After her fourth stint at the Fleet Sonar School ended on 12 December 1955, Raymond returned to Newport on the 16th, spending New Year’s 1956 at her homeport until getting underway for a tender availability at Fall River, Mass., on 3 January. Steaming back to San Juan, Raymond spent the next few weeks conducting exercises in the area, before returning to Newport on 21 January. After a port call at Port Everglades, Florida, on 4 February, she returned to the Caribbean, visiting San Juan from 11–16 February; St. Thomas, from 16–21 February; and a return to San Juan from 21–24 February. After a brief visit to Little Creek Naval Base, Va., on 24 May, Raymond steamed to Newport from 25 May-12 June, for a brief refit. Returning to the Caribbean, Raymond visited Guantánamo Bay from 16 June-6 July; Santiago, P.R., from 7–8 July; returning to Guantánamo for the next six days, Raymond then proceeded to New Orleans for a visit (14–31 July).

Returning to Newport from 3–12 August 1956, Raymond conducted operations off Key West from 28 September-12 October. Spending the next two days steaming off Havana, she made way to Key West, operating in the area until 2 November. From 6 November 1956–8 January 1957, Raymond moored at Newport. After a brief cruise to the Caribbean, the destroyer returned to Newport, remaining in the yard until 14 February. Receiving orders to steam for Key West, she arrived in the area on the 17th, remaining off the coast before making a port visit to Miami on 29 March. Returning to duty off Key West from 31 March–5 April, Raymond steamed for her homeport at Newport, mooring there from 8–29 April. For the remainder of May–July, she split her time between the New York Naval Shipyard (2–6 May); Boston (10–27 May); Newport (13–18 June); Annapolis (19 June); Newport (27 June–17 July), and Portland (18–22 July).

From 22 July–14 September 1957, Raymond refitted at Newport. Returning to San Juan, she conducted training exercises in the Caribbean from 16 September–14 October. After making port calls to Savannah, Ga. (21–22 October); Vieques, P.R., (23–24 October); and Boston (24–26 October), she returned to her homeport before steaming back for Boston, conducting exercises in the area from 27 October–11 November. Making way for Fort Lauderdale, Fla., on 14 November, Raymond made port calls at Key West (17–19 November); New Orleans (22–25 November); and Savannah (29 November–2 December), before mooring at Newport for the remainder of the year.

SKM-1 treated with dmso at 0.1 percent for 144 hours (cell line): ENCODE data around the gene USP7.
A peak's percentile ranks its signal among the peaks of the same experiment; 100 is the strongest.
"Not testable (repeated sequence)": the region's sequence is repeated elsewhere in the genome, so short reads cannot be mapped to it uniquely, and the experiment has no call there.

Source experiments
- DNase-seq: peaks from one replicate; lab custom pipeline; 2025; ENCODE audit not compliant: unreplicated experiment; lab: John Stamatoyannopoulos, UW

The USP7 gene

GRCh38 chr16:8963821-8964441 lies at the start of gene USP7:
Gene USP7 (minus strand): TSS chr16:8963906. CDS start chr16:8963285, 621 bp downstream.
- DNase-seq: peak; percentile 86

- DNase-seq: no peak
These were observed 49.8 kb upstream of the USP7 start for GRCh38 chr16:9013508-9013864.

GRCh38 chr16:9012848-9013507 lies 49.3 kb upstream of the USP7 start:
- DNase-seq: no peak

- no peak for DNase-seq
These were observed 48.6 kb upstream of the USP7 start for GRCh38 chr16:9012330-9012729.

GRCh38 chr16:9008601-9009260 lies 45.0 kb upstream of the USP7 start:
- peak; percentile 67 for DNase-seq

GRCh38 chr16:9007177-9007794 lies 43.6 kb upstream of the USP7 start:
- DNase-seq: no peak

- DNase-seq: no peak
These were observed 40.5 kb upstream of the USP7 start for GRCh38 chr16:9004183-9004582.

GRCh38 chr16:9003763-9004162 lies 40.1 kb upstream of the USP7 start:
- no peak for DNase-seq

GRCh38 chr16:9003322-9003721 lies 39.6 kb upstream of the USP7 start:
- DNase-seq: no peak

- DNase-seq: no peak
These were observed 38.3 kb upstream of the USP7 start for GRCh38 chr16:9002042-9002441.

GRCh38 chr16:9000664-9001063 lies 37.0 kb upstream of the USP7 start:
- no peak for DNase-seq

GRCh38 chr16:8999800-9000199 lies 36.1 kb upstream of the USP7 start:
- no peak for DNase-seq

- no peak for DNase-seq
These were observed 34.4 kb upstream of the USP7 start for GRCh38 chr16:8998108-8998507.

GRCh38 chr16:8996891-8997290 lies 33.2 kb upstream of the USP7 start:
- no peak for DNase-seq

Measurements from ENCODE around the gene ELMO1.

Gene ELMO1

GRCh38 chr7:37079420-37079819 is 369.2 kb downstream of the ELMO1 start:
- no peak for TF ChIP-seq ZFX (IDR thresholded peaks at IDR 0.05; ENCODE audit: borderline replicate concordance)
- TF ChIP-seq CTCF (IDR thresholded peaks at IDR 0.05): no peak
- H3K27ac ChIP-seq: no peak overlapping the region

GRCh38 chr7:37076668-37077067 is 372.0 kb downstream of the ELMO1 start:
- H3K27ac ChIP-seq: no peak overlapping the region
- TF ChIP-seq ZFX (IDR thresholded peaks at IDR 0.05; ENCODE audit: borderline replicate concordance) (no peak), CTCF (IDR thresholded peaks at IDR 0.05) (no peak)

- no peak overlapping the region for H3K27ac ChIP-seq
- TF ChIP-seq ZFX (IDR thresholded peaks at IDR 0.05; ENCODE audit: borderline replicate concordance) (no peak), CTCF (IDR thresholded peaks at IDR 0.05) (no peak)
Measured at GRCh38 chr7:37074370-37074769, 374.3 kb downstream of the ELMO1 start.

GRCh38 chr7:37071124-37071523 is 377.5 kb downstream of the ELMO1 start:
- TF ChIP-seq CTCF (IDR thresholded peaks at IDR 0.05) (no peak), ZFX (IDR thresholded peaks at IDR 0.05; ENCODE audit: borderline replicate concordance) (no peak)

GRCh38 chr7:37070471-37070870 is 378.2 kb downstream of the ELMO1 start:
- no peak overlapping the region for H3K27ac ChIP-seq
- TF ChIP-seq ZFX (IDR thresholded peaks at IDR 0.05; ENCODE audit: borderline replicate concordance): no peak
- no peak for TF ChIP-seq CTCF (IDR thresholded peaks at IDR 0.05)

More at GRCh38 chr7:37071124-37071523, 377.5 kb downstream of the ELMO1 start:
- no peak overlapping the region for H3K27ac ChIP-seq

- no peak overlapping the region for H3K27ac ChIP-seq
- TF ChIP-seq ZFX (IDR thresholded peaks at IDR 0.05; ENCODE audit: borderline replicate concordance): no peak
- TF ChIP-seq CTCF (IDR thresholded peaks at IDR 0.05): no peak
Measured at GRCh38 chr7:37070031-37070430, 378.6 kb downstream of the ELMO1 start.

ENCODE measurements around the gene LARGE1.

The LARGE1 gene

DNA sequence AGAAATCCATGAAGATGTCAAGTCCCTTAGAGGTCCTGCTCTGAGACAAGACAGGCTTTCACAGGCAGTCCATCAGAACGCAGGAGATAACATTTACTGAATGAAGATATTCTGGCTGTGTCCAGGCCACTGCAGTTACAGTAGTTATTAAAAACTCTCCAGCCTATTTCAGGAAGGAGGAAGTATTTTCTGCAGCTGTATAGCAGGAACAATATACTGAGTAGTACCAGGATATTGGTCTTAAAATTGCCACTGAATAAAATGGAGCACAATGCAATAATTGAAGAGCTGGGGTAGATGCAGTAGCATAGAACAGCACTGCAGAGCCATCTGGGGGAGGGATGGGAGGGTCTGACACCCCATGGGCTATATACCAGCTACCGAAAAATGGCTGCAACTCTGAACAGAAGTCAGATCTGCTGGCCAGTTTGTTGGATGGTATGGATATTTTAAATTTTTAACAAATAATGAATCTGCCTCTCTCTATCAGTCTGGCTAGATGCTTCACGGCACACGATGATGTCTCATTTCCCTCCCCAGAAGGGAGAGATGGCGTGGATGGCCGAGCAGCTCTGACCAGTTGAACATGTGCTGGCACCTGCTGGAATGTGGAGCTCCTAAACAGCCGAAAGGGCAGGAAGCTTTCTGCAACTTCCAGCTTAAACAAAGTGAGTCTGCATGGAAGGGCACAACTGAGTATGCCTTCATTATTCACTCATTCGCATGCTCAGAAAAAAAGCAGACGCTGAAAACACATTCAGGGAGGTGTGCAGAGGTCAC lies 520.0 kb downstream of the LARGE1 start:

Raymond made way for Boston on 6 January 1958, remaining there until 2 April. Steaming to Newport, she spent the next 11 days moored there before making way for Guantánamo Bay. Conducting exercises in the Caribbean from 18 Apil–14 May, Raymond returned to Newport in late May. Turning her attention northwards, she steamed for New Bedford on 14 June before spending a month conducting exercises off Boston (18 June–19 July). After making a port call to Provincetown, Mass., (19–20 July), she got underway for Halifax, Nova Scotia, on 28 July. A port call to Nantucket, Mass., on 30 July, followed before Raymond steamed back to Boston, remaining there from 1-5 August. Raymond steamed back to Portland, conducting local operations in the area from 29 August–16 November. Getting underway for Boston, she spent the rest of the year refitting at the naval shipyard.

Painted in peacetime colors, Raymond is seen here underway at sea, most likely in the 1950s, her identification number in large black-shaded white numerals at her bow. All 20-millimeter guns have been removed by this point, but the twin 40-millim...
Caption: Painted in peacetime colors, Raymond is seen here underway at sea, most likely in the 1950s, her identification number in large black-shaded white numerals at her bow. All 20-millimeter guns have been removed by this point, but the twin 40-millimeters remain. Note awning over her open bridge. (Naval History and Heritage Command Photograph, L45-240.01.02)

On 25 February 1959, Raymond steamed again for the Caribbean, arriving at Guantánamo Bay two days later. She made a port visit to Kingston, Jamaica, from 28 February–1 March, before making way for Boston, mooring there from 8 March–18 April. After a brief cruise to Portland from 18-19 April, Raymond returned to Boston.

Decommissioned for the second time on 31 May 1960, Raymond was placed in inactive reserve with the Atlantic Fleet at the Philadelphia Naval Shipyard.

Stricken from the Naval Vessel Register on 1 July 1972, and receiving assignment as a target vessel, ex-Raymond was sunk by aircraft from carrier Forrestal (CVA-59) off northeast Florida on 22 January 1974.

Raymond received the Presidential Unit Citation for her heroic part in the Battle off Samar, in addition to five battle stars for her World War II service.

Commanding Officers Dates of Command
Lt. Cmdr. Aaron F. Beyer Jr. 15 April 1944–27 December 1944
Lt. Cmdr. John R. O’Meara 27 December 1944–27 May 1946
Lt. George N. Epstein 27 May 1946–24 January 1947
Decommissioned 24 January 1947–27 April 1951
Lt. Cmdr. Walter F. Toy 27 April 1951–15 February 1952
Lt. Cmdr. Richard N. Moss 15 February 1952–5 July 1953
Lt. Cmdr. Lawrence D. Caney 5 July 1953–29 July 1955
Lt. Cmdr. Ralph L. Volk, Jr. 29 July 1955–31 May 1960

Guy Joseph Nasuti

2 August 2019

Published: Mon Aug 12 07:28:08 EDT 2019